Fuck Buddies/Booty Call: casual, ongoing thing, just about sex (and getting off) with no feelings; "fuck buddies" implies a mutual understanding and interest in just sex, while "booty call" has a much more negative connotation, usually where one person is leading the other on. I also refer to this as "college dating."
Friends with Benefits: casual, ongoing thing; an actual friendship with sex but no romantic feelings (friends with a side of sex); not the same as "dating" because there is no actual dating happening or romantic interest.
Dating: semi-casual, ongoing thing, that involves actually going on dates, and at least some romantic interest.
Dating Exclusively: sort of a weird gray area before you actually hit "relationship"; you're not seeing other people but you're not officially "in a relationship."

READ THOSE. Read them again. Learn them. Know them. DO NOT CONFUSE THEM.

There is some serious laziness and/or dishonesty going on. PEOPLE, BE REAL, BE HONEST, AND BE UP FRONT. Do not tell someone you want to date them if what you really want is to put in as little effort as humanly possible to get into their pants so you can have an ongoing booty call. And hooking up is NOT a date. Even if you "hang out" for like 20 minutes after. (MALE PEOPLE, I'm looking at you. Women are guilty too, but in my experience, men have been the biggest offenders.)

I get the sense that many men (and women) who aren't totally real about their interests are working on the assumption that women aren't as sexual as men and that they wouldn't be down for a FB/BC situation. First, that's deceptive and not cool. Grow a pair. Second, sometimes women just want to get theirs. It's not as socially acceptable for a woman to "act like a guy," but trust, sometimes we'd rather just get sex and not deal with your drama and bullshit. So just be honest and let the other person know. Don't be an asshole.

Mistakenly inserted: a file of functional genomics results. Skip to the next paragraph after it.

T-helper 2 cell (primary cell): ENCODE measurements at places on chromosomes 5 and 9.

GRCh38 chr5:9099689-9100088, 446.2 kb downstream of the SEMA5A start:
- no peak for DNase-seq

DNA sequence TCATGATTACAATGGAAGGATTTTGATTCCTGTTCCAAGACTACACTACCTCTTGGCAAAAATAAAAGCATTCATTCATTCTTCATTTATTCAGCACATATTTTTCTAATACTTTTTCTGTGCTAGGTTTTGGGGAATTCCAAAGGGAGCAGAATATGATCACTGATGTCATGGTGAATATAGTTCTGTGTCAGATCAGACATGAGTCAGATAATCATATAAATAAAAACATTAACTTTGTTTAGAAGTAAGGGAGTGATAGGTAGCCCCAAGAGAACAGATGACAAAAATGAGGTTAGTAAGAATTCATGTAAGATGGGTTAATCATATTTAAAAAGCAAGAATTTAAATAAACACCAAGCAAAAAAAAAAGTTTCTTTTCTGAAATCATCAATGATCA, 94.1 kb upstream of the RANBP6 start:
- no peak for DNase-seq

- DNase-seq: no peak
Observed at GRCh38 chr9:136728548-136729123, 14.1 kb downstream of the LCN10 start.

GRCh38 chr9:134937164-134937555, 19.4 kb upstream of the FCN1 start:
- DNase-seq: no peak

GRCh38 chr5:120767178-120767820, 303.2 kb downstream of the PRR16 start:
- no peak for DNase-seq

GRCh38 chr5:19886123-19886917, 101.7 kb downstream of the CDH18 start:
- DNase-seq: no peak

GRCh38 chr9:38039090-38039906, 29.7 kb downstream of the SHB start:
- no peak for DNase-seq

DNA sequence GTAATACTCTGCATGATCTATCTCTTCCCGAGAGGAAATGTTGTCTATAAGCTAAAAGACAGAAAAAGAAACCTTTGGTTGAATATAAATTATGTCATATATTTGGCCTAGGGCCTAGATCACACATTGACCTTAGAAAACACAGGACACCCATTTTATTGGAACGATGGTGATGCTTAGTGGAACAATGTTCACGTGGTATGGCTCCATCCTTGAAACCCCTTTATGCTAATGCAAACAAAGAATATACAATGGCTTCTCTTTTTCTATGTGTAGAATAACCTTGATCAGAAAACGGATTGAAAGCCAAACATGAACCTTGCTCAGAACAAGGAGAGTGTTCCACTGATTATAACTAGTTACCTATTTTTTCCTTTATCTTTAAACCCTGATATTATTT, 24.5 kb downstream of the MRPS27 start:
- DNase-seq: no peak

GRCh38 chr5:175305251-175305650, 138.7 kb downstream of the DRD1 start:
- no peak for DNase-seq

And for the love of God, do not project stupid stereotypes and make assumptions. "Oh, she's an irrational, emotional woman, so now that I've had sex with her she's going to get all attached and want a relationship and go all crazy and stalker..." NO. JUST NO. You're an idiot. You aren't that good in bed, and acting all stupid about it is just obnoxious and annoying.

Also, this sense of entitlement or obligation or the right to demand: If you think you are entitled to ANYTHING, you get nothing. And you shouldn't get anything until you figure it out. There is more than one person involved. Selfishness and superiority have no place in sex. You're not doing anyone a favor. You are not some amazing gift that all who have the privilege of experiencing should just be grateful for. You are owed nothing. Even the casual hookup or booty call is mutual and equal. One person does not call the shots, and all boundaries need to be respected.

And men, you don't get to demand or expect blowjobs. "Oh, just blow me, it's no big deal." "It's just head." Really? Then you go first. You scratch my back, I'll scratch yours.
That's what I thought.

Keep it safe (USE CONDOMS), keep it consensual, keep it real and honest, keep it mutual. Jus' sayin'.